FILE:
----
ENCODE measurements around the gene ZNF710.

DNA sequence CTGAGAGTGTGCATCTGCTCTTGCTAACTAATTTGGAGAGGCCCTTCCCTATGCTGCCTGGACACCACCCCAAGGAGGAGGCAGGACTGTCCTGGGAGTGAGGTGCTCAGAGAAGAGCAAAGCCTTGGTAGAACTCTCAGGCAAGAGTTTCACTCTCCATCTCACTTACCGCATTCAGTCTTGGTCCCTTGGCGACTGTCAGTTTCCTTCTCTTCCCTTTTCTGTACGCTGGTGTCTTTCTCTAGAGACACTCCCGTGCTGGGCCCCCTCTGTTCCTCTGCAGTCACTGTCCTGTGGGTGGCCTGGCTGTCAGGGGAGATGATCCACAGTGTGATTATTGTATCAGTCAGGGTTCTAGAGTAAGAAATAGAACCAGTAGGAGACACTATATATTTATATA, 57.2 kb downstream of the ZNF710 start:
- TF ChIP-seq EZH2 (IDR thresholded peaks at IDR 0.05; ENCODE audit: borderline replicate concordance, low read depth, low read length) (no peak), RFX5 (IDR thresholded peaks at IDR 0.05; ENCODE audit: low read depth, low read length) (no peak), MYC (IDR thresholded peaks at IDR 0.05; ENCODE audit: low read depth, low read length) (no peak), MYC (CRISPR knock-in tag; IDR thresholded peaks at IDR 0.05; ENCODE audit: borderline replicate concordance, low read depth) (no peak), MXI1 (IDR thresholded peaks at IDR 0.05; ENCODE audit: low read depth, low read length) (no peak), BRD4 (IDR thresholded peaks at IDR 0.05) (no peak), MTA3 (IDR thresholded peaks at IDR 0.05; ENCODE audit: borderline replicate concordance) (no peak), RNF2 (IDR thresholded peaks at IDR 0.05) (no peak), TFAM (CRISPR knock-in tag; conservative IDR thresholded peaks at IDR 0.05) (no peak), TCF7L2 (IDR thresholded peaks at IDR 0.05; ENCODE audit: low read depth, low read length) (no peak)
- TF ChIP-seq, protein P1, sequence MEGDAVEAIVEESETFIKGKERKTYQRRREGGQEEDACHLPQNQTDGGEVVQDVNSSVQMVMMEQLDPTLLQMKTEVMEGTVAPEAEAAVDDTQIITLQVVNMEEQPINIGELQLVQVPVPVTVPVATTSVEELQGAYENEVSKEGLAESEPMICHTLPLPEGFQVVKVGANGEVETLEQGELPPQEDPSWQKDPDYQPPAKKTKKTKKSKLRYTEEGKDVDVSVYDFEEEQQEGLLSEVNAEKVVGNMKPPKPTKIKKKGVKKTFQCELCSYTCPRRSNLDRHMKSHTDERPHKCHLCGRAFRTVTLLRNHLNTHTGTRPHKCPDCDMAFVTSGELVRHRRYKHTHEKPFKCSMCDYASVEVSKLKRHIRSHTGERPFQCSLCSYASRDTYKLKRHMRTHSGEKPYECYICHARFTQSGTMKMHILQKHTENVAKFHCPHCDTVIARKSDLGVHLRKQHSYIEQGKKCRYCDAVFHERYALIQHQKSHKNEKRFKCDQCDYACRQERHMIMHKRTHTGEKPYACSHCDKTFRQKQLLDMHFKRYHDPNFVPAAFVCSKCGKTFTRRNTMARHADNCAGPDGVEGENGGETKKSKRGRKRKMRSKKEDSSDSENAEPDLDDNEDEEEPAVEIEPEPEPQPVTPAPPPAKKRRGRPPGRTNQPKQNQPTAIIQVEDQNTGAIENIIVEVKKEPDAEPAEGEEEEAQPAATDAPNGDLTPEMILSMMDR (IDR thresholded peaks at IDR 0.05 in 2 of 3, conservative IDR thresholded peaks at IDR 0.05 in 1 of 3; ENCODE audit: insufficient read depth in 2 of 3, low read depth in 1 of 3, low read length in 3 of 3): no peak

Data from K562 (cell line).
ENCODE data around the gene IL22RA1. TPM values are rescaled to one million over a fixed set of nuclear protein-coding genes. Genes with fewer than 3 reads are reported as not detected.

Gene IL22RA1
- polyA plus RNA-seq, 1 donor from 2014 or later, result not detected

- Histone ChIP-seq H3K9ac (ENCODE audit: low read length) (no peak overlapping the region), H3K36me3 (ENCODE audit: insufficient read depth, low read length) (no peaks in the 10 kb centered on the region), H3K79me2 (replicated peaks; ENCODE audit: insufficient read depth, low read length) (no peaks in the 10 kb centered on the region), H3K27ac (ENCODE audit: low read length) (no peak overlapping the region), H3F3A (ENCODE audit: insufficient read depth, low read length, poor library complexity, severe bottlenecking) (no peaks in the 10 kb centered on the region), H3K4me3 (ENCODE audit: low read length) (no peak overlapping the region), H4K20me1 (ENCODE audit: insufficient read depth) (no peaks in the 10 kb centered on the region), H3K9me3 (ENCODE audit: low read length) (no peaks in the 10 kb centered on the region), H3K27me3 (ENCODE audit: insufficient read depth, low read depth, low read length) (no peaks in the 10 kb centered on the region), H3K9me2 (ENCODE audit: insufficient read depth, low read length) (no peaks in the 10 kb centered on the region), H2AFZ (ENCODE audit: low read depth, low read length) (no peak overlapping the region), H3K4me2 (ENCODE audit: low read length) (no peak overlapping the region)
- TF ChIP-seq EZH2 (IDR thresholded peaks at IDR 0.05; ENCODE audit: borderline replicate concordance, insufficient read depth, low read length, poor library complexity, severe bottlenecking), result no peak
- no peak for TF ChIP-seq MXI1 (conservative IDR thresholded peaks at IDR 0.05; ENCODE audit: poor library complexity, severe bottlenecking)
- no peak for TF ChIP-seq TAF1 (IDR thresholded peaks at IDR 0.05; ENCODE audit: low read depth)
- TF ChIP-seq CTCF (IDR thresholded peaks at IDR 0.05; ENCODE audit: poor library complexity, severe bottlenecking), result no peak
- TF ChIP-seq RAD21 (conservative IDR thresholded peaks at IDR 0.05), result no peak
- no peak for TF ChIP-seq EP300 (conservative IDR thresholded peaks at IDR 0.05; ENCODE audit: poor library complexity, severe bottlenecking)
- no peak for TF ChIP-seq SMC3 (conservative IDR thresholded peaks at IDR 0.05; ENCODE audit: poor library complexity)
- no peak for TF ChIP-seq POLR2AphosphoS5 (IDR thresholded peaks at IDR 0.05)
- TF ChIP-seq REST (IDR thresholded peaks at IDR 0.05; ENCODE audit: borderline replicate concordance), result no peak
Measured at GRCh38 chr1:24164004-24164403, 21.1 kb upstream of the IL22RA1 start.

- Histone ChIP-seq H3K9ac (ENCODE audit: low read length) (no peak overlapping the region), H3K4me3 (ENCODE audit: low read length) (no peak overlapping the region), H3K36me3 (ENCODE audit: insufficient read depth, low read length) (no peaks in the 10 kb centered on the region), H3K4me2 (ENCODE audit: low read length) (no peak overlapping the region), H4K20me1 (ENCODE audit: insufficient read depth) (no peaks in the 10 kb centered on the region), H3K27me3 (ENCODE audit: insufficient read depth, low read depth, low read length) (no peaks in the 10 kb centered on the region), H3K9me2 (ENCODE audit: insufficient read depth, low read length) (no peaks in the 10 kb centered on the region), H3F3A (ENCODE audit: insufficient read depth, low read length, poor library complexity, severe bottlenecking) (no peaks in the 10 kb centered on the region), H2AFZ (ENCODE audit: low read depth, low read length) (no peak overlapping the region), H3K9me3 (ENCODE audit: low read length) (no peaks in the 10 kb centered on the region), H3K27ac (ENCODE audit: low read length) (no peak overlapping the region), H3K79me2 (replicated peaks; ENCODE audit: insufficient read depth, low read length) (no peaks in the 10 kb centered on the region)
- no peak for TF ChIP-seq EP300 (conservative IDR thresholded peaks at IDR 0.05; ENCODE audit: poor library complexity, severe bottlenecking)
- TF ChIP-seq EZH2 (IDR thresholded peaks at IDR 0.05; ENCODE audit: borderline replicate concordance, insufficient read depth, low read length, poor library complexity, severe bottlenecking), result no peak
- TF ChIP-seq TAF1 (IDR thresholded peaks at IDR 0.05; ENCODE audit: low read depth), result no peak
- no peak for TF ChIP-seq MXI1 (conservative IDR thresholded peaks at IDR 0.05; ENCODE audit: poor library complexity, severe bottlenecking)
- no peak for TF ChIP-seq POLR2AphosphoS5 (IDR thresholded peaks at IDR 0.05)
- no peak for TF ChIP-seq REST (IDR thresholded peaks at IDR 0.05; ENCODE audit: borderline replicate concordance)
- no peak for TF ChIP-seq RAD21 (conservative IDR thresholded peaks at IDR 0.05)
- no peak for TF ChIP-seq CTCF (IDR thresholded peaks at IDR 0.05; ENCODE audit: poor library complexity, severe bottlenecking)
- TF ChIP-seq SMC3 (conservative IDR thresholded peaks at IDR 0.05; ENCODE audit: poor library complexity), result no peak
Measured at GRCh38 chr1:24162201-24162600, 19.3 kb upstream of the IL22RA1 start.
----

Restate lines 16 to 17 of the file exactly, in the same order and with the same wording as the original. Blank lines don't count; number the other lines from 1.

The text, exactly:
- no peak for TF ChIP-seq SMC3 (conservative IDR thresholded peaks at IDR 0.05; ENCODE audit: poor library complexity)
- no peak for TF ChIP-seq POLR2AphosphoS5 (IDR thresholded peaks at IDR 0.05)